By allowing ads to appear on this site, you support the local businesses who, in turn, support great journalism.
Stunning displays a holiday tradition for Turlock residents
village pic 1
Rick Harden points out an interesting piece in the North Pole village to his grandson, Israel Gonzalez. - photo by ANGELINA MARTIN/The Journal

Holiday cheer comes in many forms, but for two Turlock residents, the best way they know how to display it is through brilliant exhibits painstakingly put together over the course of months — all for the love of Christmas.

Since 1990, Rick Harden has collected Christmas village pieces and now boasts a North Pole display that is eight by 14 feet and home to 126 lighted buildings. Harden began collecting the pieces after he noticed them on display in a Macy’s department store.

“I saw them set up in the Christmas section, and I kind of fell in love with the little villages,” said Harden, whose collection began with the purchase of three buildings that day. “I got a warm feeling about it.”

Each year, Harden adds to his growing selection through purchases or by way of his own creativity. For this year’s display, he constructed a zip line and ski lift for the village, fashioning miniature lift chairs, poles and lines.

Other than its size, the only change the village undergoes annually is how it’s displayed. What started out set up on a small coffee table is now placed on a table so large, Harden built it himself. The village is displayed in Harden’s garage, giving him more room to show off the village’s vast size.

“When I have more room, I can display more buildings,” said Harden.

Harden builds the village’s surrounding scenery himself, carving snowy hills and canyons from Styrofoam. This year’s scenery took around a month to complete. The most difficult part about constructing a North Pole village of this magnitude, said Harden, is simply deciding where to put it all, and how to do it.

“I’ll stand there and just stare at the Styrofoam for 30 minutes at a time, figuring out what I’m going to do,” said Harden. “Figuring out all of that takes a while.”

Once the village is up is when the real fun begins, Harden said. During the week, he sits in his driveway in the evening with the garage door open, inviting passers-by to admire the whimsical village he’s constructed. He often has popcorn popping and a fire pit burning until around 7 or 8 p.m. each night. One night, as many as 100 people stopped to take a look.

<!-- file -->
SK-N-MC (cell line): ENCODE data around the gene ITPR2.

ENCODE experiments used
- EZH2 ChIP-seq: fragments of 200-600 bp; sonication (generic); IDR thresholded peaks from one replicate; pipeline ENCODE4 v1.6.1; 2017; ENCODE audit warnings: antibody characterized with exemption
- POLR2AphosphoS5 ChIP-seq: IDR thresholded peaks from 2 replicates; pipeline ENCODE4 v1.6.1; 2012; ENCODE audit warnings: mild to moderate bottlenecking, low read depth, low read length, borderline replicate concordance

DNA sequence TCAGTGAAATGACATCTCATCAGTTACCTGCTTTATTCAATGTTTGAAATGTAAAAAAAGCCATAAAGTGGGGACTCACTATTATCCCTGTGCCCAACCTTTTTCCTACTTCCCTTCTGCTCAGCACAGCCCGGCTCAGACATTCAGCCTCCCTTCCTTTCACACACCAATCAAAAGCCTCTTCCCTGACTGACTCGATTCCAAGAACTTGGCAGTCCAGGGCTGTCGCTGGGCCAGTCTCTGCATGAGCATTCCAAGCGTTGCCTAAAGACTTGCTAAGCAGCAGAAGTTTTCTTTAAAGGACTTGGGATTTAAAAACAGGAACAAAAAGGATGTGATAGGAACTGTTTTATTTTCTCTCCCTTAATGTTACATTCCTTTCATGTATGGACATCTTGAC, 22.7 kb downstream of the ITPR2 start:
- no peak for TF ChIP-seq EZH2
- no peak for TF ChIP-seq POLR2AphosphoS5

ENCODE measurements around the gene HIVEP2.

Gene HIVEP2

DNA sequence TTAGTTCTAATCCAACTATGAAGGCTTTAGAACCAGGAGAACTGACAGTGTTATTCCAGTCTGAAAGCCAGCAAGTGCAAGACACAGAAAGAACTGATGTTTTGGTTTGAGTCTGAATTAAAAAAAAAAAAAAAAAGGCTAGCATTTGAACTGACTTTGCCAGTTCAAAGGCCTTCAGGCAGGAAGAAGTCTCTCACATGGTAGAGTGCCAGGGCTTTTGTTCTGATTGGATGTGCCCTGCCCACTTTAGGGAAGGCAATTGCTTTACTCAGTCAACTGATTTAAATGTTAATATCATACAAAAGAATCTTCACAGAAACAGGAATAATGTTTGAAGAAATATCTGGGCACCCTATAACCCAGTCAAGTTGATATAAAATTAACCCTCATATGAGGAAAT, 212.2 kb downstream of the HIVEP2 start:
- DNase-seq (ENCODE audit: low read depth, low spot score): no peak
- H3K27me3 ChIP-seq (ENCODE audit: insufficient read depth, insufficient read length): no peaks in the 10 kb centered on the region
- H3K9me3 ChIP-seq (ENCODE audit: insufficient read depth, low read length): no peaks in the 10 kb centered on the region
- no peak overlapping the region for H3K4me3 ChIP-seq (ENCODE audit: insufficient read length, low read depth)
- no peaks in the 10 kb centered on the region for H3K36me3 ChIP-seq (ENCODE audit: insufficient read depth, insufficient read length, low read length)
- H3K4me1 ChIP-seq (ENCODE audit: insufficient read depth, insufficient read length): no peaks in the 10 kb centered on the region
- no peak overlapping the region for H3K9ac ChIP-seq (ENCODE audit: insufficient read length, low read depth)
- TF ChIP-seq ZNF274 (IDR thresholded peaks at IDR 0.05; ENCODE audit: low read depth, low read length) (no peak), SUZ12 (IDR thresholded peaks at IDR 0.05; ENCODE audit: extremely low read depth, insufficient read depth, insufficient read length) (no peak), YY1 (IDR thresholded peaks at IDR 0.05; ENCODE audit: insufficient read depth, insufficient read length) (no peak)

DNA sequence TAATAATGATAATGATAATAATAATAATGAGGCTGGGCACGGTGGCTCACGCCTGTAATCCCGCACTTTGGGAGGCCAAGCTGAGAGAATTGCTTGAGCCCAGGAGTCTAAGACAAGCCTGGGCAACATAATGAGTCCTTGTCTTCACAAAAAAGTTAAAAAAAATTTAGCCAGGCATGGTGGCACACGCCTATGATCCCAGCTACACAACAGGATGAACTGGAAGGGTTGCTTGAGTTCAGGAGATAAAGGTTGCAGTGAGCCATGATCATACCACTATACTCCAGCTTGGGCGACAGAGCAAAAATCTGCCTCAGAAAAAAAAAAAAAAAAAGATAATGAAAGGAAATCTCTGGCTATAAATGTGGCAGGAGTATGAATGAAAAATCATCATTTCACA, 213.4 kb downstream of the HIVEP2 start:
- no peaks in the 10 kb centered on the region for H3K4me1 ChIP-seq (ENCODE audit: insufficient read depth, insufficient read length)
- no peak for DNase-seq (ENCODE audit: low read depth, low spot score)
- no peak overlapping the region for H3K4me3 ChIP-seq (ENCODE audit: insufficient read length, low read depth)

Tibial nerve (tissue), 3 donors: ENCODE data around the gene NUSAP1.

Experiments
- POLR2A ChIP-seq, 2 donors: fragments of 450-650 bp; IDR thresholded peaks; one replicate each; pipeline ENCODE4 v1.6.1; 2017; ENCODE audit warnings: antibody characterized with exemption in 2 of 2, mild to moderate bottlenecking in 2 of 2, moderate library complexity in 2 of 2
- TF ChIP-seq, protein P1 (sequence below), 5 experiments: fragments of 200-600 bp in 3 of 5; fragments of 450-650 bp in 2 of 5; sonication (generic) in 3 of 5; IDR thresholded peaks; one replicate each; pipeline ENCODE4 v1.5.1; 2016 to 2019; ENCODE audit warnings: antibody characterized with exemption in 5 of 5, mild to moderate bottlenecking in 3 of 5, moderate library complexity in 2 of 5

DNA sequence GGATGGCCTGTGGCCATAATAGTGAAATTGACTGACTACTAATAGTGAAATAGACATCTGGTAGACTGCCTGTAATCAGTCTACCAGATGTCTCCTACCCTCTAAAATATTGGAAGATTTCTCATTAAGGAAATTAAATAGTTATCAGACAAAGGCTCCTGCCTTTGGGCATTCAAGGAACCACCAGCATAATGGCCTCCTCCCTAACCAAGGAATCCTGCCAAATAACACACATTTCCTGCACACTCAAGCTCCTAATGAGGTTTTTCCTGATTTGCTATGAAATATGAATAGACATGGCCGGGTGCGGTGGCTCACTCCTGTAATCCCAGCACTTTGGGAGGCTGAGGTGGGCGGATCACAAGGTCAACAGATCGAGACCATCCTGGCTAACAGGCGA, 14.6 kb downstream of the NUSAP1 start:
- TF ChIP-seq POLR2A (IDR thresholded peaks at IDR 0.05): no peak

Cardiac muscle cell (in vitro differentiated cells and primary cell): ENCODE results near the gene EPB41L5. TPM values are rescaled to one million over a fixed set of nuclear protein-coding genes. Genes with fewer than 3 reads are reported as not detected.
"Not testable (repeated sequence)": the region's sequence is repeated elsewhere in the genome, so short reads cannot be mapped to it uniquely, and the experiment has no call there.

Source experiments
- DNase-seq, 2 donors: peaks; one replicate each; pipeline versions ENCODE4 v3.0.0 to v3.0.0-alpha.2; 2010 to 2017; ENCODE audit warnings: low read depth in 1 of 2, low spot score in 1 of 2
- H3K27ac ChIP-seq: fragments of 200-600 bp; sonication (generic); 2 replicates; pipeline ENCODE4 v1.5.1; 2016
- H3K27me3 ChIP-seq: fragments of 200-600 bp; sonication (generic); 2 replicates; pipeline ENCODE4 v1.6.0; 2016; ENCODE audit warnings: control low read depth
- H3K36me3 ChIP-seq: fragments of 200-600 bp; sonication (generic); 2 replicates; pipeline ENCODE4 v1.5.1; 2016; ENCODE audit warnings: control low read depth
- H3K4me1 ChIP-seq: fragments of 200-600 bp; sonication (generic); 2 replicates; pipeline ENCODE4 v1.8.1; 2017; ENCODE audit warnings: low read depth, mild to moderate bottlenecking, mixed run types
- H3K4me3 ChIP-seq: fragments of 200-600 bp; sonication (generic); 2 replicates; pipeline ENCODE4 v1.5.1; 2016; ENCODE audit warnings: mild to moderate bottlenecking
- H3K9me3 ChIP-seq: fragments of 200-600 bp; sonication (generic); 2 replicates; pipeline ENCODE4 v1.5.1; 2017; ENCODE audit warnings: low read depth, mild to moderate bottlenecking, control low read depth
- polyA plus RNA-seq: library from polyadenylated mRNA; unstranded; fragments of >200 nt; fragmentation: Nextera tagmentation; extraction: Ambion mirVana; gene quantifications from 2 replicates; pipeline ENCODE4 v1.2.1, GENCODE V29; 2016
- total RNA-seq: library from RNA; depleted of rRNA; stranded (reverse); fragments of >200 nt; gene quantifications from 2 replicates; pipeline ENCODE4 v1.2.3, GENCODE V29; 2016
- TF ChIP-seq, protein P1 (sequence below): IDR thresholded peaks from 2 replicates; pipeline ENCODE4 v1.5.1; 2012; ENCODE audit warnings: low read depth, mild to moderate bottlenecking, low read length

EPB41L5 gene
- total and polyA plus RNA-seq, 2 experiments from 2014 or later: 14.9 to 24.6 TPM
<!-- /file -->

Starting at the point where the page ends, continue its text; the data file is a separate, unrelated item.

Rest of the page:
“My favorite part is seeing the enjoyment that people get looking at it,” said Harden. “That’s why I do it, so other people can experience it. You can’t help but be in the Christmas spirit when you see it.”

Across town, Loren Lopes and his family have noticed a number of cars parking outside of the home nightly to watch a musical light show which he constructs annually. Comprised of over 25,000 lights, the show is synchronized to upbeat Christmas music and flashes on and off to the beat.

Lopes has been setting up the light show at his current house, 977 S. Vincent Road, for eight years now, and was originally inspired by a childhood memory.

“When I was a kid, we had a cousin who used to have a big display and we would always go watch it,” said Lopes. “I decided to create my own, and it’s just gradually grown.”

Lopes started out with just 1,000 lights during the display’s first year, and the programming through which the lights are synchronized used to be controlled by a simple system that required little work. Now, Lopes’ army of lights must be programmed manually, thanks to a state-of-the-art system that was a bit trickier to get the hang of.

“It’s way more elaborate. You have to pick all of the timing of the music to coordinate with the lights that you want to have go on and off at certain times,” said Lopes. “I go based off just what I think it should look like, but it’s a lot of trial and error.”

The display consists of plenty of lights and two 20-feet tall “mega trees,” as Lopes described them. One of the trees features 5,000 lights, and the other is an LED smart pixel strip tree which is able to play moving images and designs.

The light show plays from 5 to 11 p.m. The music is played through speakers in the yard until about 9 p.m., and after that time spectators can enjoy the show by tuning into 104.5 FM on the radio.

“It makes the Christmas season kind of special,” said Lopes. “The kids seems to really enjoy it and appreciate it, and I know when I was a kid I did.”

In addition to checking out Lopes’ light show, Turlockers can bundle up and stroll down Christmas Tree Lane, which is currently in full effect. Christmas Tree Lane can be found off of either Berkeley Avenue or Tuolumne Road, with Michael Way and Wellerman Way as its entrances, respectively. This year’s lane features the likes of Dr. Seuss’s Whoville, as well as houses guarded by Storm Troopers and Darth Vader.

Thanks to members of Turlock Fire Incorporated, the City of Turlock is once again bringing Santa Claus to Turlock’s streets. Until Dec. 20, Santa will be making his way up and down the neighborhoods of Turlock on his fire truck to wish residents a Merry Christmas. To find out when Santa will visit your home, visit and type in your address. Or, call 669-2121 to hear Santa’s schedule.